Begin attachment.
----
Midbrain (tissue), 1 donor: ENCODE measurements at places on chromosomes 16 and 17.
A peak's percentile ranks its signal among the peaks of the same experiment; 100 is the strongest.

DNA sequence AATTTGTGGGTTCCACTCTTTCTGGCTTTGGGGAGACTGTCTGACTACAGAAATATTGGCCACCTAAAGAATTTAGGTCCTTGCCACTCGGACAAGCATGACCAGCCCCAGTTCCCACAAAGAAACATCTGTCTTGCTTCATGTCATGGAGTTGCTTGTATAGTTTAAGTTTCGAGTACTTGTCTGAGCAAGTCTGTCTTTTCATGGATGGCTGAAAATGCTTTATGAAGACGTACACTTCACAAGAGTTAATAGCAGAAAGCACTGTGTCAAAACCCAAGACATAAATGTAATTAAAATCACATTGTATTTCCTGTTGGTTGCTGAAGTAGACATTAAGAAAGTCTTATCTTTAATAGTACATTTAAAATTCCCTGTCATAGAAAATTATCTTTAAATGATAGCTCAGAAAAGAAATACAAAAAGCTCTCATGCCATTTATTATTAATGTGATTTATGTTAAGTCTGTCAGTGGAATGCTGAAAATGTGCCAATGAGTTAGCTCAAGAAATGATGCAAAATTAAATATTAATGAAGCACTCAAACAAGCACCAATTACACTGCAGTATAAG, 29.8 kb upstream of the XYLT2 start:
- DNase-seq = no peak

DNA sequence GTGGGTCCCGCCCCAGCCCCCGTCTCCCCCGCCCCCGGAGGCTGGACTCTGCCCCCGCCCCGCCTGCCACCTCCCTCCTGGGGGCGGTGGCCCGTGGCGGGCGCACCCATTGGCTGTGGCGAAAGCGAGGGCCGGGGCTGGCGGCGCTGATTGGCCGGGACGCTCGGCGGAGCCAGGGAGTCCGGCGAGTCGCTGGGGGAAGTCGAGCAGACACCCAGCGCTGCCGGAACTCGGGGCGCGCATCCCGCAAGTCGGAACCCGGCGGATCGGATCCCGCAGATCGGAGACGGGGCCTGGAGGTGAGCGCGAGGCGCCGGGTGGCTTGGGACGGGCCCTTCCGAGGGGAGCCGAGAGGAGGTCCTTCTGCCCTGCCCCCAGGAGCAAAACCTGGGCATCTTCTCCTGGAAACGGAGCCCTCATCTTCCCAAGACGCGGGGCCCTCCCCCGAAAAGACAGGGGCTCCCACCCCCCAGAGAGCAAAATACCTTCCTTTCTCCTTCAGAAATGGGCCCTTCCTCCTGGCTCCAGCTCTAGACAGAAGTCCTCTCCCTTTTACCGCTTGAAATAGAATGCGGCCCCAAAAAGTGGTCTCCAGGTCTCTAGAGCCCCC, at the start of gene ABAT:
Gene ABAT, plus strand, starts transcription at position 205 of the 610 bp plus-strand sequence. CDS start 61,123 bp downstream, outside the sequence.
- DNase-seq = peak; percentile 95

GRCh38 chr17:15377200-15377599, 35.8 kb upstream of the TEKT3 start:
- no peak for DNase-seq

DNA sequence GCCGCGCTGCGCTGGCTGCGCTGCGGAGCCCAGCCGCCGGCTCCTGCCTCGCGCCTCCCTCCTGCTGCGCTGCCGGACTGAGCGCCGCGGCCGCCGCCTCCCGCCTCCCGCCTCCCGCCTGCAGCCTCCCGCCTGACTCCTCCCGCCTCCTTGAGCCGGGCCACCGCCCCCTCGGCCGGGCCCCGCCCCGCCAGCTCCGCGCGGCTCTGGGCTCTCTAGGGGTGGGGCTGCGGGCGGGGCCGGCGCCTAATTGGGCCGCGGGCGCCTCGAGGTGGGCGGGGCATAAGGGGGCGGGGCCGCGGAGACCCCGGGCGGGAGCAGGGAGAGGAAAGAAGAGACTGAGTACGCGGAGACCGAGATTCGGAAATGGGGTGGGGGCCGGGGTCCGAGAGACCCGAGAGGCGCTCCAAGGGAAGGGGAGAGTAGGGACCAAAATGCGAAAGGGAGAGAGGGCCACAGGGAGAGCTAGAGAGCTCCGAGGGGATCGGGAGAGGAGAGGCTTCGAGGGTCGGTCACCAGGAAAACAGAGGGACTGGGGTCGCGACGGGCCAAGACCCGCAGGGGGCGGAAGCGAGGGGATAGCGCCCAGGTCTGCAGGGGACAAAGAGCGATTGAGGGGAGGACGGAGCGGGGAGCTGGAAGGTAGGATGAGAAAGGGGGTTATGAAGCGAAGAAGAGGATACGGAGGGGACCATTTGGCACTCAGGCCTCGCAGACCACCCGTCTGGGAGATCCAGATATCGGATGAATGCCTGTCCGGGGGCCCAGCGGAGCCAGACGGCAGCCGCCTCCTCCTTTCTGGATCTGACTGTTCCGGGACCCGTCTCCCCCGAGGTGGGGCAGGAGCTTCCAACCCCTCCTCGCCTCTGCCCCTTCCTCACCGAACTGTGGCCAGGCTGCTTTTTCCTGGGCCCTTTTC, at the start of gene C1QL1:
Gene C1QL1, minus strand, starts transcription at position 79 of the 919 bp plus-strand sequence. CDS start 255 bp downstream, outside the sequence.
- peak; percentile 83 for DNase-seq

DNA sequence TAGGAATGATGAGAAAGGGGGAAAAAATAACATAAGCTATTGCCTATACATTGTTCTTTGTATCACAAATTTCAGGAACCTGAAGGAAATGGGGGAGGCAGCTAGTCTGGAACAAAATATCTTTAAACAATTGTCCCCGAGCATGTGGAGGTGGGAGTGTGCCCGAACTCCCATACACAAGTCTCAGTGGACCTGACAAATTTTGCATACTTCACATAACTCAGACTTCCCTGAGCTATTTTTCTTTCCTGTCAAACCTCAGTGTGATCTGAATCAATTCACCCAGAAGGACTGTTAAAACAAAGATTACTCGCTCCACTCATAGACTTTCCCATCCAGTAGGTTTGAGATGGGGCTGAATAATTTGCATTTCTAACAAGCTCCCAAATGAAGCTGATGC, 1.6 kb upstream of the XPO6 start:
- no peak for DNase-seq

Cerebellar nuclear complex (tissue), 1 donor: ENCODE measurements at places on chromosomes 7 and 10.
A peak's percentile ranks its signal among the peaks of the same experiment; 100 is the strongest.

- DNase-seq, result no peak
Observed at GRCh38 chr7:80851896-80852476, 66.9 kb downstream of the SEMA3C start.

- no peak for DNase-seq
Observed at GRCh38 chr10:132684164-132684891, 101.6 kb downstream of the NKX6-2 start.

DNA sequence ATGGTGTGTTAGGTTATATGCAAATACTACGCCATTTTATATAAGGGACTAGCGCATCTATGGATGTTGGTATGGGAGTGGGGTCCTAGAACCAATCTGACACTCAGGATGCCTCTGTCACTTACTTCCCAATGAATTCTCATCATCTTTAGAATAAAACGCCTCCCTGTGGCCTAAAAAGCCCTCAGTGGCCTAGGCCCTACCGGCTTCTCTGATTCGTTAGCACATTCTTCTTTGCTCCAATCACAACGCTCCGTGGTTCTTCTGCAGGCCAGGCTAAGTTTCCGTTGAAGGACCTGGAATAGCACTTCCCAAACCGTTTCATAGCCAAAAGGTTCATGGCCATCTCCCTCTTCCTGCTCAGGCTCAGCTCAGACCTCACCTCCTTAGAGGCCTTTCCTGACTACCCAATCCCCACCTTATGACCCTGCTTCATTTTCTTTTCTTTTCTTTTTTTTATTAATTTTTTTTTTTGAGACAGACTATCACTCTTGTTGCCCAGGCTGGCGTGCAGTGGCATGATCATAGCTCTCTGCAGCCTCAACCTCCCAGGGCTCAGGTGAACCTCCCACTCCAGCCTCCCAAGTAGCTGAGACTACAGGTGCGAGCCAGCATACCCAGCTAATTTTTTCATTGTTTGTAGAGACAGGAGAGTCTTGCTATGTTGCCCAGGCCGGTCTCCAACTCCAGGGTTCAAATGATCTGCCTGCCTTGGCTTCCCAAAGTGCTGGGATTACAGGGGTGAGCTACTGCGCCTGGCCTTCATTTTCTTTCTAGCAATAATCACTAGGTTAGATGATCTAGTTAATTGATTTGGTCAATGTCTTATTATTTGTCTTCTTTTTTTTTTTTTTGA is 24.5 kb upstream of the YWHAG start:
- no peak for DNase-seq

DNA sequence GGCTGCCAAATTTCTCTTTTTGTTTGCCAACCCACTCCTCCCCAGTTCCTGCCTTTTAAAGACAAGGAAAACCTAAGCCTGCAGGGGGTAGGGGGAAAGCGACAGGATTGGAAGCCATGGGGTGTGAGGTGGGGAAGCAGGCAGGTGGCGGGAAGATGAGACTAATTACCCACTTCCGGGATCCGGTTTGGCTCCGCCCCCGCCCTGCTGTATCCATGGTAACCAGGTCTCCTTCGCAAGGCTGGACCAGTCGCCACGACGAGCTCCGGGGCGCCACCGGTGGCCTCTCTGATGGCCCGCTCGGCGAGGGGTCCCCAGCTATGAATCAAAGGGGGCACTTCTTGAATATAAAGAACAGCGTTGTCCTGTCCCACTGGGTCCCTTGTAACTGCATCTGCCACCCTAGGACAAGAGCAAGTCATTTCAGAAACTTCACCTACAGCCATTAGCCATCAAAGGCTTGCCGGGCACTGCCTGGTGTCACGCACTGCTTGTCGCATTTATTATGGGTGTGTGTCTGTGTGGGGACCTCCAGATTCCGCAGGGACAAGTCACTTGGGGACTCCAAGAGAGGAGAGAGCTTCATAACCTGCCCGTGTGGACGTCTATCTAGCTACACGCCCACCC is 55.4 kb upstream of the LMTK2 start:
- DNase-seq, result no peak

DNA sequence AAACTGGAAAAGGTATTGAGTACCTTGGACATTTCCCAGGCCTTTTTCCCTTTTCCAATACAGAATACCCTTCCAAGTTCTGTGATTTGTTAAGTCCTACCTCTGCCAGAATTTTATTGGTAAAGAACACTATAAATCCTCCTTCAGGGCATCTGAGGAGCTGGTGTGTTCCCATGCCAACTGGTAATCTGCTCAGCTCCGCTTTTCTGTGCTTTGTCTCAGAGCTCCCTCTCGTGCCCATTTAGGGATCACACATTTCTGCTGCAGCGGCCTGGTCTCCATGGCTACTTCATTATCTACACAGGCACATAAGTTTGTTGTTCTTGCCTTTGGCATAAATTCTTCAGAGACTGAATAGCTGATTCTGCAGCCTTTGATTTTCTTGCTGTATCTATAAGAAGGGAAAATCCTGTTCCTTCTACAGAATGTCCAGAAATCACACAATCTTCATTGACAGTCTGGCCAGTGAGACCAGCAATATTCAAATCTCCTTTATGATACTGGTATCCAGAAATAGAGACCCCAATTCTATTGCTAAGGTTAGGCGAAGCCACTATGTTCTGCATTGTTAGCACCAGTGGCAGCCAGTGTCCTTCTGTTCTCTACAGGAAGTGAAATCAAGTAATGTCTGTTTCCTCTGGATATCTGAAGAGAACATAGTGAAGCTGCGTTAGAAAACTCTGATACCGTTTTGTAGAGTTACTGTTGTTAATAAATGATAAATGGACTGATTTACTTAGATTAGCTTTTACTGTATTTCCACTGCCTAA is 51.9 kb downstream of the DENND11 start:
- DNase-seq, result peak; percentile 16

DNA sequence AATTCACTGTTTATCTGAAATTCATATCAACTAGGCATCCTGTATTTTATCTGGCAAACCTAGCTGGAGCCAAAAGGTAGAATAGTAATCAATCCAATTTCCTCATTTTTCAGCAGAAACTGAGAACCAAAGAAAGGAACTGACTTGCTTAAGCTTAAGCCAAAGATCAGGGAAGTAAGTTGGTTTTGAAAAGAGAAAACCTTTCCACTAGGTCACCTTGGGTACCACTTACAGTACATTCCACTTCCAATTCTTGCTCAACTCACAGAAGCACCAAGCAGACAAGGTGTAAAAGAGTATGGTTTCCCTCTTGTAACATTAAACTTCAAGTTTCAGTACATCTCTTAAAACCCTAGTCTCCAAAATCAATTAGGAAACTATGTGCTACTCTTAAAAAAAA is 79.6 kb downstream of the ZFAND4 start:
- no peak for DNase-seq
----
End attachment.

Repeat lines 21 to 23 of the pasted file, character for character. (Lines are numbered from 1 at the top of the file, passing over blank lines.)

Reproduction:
DNA sequence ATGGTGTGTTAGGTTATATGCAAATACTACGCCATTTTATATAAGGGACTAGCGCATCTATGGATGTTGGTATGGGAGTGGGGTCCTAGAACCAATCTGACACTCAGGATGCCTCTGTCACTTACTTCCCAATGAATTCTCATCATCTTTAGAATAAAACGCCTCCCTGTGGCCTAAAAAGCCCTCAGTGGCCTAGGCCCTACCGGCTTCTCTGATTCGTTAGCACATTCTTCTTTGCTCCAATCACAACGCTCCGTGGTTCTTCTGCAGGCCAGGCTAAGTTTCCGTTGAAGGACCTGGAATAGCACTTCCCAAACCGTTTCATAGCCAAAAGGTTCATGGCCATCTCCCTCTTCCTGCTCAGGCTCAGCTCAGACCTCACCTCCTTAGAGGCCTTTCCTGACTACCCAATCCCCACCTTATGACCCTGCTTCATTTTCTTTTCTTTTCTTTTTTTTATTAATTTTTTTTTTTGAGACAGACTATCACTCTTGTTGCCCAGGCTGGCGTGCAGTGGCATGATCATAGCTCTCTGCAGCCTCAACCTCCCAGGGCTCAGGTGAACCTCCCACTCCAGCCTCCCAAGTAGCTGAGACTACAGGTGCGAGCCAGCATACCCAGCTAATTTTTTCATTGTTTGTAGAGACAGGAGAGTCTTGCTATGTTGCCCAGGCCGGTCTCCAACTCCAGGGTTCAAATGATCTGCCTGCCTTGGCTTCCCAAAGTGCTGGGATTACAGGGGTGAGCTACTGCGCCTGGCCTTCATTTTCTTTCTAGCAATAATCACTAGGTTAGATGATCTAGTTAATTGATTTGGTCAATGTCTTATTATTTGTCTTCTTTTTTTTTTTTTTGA is 24.5 kb upstream of the YWHAG start:
- no peak for DNase-seq

DNA sequence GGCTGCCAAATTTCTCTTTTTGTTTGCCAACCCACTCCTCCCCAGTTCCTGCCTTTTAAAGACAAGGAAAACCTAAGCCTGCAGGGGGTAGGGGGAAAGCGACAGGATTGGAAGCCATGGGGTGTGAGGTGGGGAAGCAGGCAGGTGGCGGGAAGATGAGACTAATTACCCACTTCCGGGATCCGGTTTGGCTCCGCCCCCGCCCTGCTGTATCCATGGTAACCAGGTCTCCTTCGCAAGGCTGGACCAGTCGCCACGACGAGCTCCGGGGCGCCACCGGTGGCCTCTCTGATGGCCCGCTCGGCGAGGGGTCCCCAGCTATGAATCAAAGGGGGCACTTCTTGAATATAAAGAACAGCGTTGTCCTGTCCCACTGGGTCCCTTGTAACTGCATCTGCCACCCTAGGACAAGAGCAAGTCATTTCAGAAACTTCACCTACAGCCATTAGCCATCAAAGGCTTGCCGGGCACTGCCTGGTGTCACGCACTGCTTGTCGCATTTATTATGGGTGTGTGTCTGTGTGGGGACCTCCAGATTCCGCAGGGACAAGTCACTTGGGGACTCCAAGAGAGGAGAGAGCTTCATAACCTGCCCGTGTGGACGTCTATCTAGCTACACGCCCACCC is 55.4 kb upstream of the LMTK2 start: